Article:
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ARCHIVED - Forecasts expire after 24 hours.
Issued
Sat, December 5th, 2015 - 7:00AM
Expires
Sun, December 6th, 2015 - 7:00AM
Forecaster
Graham Predeger
Avalanche risk The Bottom Line

Weak snow exists in upper elevations of the advisory area where the avalanche danger is  MODERATE  above 2500′.   As you move up in elevation a persistent weak layer can be found at the base of our snowpack and human triggered avalanches are possible.

All areas below ~2,500′ are exhibiting  LOW  avalanche danger as temperatures have stayed below freezing and snowfall has been modest and incremental over the last week.

**If northerly winds kick up today earlier than expected, we’ll see shallow, sensitive wind slabs on slopes with a southerly tilt.**

Special Announcements

The 7th annual Alyeska Ski Patrol Auction (benefiting the avalanche canine program) is happening tonight at the Sitzmark in Girdwood.   Always a good party, this is not to be missed!

See latest Alaska Dispatch News article HERE for more information on missing skier Liam Walsh in Hatcher Pass.

Sat, December 5th, 2015
Alpine
Above 2,500'
2 - Moderate
Avalanche risk
Treeline
1,000'-2,500'
1 - Low
Avalanche risk
Below Treeline
Below 1,000'
1 - Low
Avalanche risk
0 - No Rating
1 - Low
2 - Moderate
3 - Considerable
4 - High
5 - Extreme
Avalanche risk Avalanche risk Avalanche risk Avalanche risk Avalanche risk
Travel Advice Generally safe avalanche conditions. Watch for unstable snow on isolated terrain features. Heightened avalanche conditions on specific terrain features. Evaluate snow and terrain carefully; identify features of concern. Dangerous avalanche conditions. Dangerous avalanche conditions. Very dangerous avalanche conditions. Travel in avalanche terrain not recommended. Extraordinarily dangerous avalanche conditions. Avoid all avalanche terrain.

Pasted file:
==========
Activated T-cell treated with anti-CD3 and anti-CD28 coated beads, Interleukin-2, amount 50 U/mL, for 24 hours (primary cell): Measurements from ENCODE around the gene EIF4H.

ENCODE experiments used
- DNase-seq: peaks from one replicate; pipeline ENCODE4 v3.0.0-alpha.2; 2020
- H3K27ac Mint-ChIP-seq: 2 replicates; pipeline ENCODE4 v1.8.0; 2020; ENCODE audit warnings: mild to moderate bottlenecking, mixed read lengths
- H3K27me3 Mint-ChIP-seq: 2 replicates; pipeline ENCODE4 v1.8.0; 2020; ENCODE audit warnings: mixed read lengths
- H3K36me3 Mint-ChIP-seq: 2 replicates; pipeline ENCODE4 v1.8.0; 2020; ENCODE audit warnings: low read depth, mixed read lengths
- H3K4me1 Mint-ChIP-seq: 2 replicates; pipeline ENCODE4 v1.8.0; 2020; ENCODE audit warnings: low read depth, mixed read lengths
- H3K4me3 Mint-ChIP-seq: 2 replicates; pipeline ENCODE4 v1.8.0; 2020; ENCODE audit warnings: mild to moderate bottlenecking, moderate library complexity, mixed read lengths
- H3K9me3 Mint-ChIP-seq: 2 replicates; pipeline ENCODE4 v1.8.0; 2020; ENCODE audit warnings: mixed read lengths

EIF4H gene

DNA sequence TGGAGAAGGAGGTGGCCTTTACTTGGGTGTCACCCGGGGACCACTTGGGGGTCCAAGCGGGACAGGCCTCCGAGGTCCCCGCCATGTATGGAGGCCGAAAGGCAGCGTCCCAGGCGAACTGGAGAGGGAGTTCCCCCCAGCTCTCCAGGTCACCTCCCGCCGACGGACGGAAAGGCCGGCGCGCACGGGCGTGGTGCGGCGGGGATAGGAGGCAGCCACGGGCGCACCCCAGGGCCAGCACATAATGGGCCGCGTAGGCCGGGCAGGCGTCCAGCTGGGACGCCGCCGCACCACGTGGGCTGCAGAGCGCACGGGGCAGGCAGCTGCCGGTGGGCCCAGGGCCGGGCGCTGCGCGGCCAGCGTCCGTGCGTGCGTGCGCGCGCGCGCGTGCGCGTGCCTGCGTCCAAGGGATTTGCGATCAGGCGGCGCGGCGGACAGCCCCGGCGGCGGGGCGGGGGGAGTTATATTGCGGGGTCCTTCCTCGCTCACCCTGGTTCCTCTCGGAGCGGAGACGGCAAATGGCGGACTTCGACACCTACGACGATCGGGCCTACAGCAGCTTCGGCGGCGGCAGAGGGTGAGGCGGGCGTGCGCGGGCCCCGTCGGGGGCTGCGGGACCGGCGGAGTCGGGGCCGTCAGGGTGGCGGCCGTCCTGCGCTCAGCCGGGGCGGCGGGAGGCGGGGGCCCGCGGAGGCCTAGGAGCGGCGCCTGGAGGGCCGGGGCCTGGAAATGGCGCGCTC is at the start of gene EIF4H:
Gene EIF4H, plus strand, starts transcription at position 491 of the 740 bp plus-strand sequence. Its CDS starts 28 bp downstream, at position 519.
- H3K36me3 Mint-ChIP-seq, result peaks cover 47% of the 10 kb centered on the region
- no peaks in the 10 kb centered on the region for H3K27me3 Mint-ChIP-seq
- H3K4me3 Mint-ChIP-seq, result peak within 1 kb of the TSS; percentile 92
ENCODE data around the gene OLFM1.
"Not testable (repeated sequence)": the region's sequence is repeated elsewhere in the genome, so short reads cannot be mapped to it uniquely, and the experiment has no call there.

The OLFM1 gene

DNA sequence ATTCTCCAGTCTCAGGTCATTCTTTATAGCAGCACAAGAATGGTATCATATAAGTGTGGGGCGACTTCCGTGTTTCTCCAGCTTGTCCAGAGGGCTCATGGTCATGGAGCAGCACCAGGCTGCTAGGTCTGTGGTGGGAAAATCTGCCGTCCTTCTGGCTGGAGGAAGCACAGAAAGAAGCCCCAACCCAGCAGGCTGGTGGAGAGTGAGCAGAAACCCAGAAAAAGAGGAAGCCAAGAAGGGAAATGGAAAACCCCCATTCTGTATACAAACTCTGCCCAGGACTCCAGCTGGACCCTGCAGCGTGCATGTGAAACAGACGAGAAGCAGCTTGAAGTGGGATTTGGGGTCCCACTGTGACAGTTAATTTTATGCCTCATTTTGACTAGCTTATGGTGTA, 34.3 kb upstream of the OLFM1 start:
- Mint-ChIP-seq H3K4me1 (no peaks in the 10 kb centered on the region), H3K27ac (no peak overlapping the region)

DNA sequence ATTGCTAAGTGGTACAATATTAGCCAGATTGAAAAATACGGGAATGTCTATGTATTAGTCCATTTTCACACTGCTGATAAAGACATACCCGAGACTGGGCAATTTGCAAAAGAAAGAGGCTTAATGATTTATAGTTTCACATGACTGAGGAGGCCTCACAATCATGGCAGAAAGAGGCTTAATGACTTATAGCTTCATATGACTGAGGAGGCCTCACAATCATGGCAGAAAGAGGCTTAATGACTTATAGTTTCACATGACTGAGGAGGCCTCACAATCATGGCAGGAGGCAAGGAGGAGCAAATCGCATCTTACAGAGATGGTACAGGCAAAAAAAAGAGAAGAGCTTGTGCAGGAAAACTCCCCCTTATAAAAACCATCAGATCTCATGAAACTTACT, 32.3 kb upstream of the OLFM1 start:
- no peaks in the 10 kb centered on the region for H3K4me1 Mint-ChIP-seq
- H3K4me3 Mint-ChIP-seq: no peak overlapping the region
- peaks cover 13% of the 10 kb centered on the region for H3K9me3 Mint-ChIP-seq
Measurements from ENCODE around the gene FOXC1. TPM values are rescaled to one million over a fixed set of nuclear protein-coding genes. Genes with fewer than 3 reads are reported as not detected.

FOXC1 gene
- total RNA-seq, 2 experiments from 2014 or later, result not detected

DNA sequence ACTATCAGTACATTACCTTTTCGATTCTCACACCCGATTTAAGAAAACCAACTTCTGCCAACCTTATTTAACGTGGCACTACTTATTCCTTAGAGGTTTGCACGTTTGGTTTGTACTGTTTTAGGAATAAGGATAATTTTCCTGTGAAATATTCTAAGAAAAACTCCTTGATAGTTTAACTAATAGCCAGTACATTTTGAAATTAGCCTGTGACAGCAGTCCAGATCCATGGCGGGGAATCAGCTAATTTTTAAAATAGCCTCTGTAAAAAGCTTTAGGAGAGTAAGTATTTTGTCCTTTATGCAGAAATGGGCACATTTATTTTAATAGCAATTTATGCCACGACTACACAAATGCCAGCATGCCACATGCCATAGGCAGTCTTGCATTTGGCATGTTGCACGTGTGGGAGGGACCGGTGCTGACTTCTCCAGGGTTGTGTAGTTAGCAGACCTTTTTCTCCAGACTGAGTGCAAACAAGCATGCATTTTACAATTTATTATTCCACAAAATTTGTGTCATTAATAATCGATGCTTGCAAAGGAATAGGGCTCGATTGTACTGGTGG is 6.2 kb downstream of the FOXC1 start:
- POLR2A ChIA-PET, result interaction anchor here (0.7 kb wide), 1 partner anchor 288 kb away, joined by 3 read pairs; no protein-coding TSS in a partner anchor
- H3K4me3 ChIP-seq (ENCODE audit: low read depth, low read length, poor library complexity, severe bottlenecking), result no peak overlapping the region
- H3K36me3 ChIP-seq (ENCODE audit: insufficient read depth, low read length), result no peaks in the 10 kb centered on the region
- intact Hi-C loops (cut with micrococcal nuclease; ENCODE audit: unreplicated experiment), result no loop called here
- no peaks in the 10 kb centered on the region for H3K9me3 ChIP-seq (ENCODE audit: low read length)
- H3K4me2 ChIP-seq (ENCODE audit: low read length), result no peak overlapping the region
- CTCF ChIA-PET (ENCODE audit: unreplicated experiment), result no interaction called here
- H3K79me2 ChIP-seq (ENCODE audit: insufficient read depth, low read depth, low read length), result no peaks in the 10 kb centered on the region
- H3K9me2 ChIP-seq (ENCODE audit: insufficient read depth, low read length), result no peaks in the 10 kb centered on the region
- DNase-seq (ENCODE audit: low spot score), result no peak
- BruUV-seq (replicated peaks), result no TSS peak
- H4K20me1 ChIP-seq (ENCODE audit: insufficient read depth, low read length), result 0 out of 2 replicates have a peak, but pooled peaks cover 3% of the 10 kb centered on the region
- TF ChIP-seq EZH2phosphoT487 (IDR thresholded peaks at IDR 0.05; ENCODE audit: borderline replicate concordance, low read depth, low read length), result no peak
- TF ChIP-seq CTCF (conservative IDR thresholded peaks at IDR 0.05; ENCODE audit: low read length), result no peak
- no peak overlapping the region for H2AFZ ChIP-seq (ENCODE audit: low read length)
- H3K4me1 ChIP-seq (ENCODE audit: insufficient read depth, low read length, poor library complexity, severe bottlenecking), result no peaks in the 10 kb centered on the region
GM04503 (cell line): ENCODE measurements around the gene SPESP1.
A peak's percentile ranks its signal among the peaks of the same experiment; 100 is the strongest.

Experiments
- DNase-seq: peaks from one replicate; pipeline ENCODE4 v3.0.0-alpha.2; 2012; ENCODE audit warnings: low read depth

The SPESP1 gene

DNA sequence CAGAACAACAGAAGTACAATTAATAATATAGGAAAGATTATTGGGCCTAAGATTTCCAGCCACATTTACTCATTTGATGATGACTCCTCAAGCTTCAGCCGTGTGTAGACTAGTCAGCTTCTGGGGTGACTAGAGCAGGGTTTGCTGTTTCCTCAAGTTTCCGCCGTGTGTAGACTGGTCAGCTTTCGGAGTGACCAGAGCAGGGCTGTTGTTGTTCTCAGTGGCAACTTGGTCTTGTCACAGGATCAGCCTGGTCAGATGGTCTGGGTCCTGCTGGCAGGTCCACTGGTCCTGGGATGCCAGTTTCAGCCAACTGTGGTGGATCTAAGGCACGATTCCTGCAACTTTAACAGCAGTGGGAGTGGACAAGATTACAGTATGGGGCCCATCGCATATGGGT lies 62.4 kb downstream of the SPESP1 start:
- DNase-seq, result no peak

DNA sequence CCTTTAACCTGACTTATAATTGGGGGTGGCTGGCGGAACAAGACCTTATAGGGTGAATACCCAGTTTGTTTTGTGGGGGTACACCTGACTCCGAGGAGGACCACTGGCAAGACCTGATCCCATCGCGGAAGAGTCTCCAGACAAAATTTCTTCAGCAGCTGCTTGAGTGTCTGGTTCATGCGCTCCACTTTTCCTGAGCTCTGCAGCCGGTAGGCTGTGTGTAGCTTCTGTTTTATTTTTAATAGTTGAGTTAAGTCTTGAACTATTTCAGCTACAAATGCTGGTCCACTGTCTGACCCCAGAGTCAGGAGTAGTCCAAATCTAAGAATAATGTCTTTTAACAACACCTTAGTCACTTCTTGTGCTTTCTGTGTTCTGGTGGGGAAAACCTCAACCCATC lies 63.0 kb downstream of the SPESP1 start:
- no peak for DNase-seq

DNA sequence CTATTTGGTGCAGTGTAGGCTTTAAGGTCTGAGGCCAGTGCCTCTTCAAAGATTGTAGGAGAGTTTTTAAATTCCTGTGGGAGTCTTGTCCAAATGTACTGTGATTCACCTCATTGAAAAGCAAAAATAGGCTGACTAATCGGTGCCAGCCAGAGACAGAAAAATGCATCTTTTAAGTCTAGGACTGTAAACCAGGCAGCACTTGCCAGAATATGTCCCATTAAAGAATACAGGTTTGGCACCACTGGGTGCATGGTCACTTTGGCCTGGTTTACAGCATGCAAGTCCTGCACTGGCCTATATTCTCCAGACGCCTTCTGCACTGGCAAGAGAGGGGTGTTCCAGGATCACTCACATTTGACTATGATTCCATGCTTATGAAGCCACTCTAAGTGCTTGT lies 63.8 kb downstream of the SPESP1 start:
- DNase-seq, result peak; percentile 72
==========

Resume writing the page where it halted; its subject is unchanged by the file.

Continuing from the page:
Likelihood of Avalanches Natural and human-triggered avalanches unlikely. Natural avalanches unlikely; human-triggered avalanches possible. Natural avalanches possible; human-triggered avalanches likely. Natural avalanches likely; human-triggered avalanches very likely. Natural and human-triggered avalanches certain.
Avalanche Size and Distribution Small avalanches in isolated areas or extreme terrain. Small avalanches in specific areas; or large avalanches in isolated areas. Small avalanches in many areas; or large avalanches in specific areas; or very large avalanches in isolated areas. Large avalanches in many areas; or very large avalanches in specific areas. Very large avalanches in many areas.
Avalanche Problem 1
  • Persistent Slabs
    Persistent Slabs
Persistent Slabs
Persistent Slab avalanches are the release of a cohesive layer of snow (a slab) in the middle to upper snowpack, when the bond to an underlying persistent weak layer breaks. Persistent layers include: surface hoar, depth hoar, near-surface facets, or faceted snow. Persistent weak layers can continue to produce avalanches for days, weeks or even months, making them especially dangerous and tricky. As additional snow and wind events build a thicker slab on top of the persistent weak layer, this avalanche problem may develop into a Deep Persistent Slab.
More info at Avalanche.org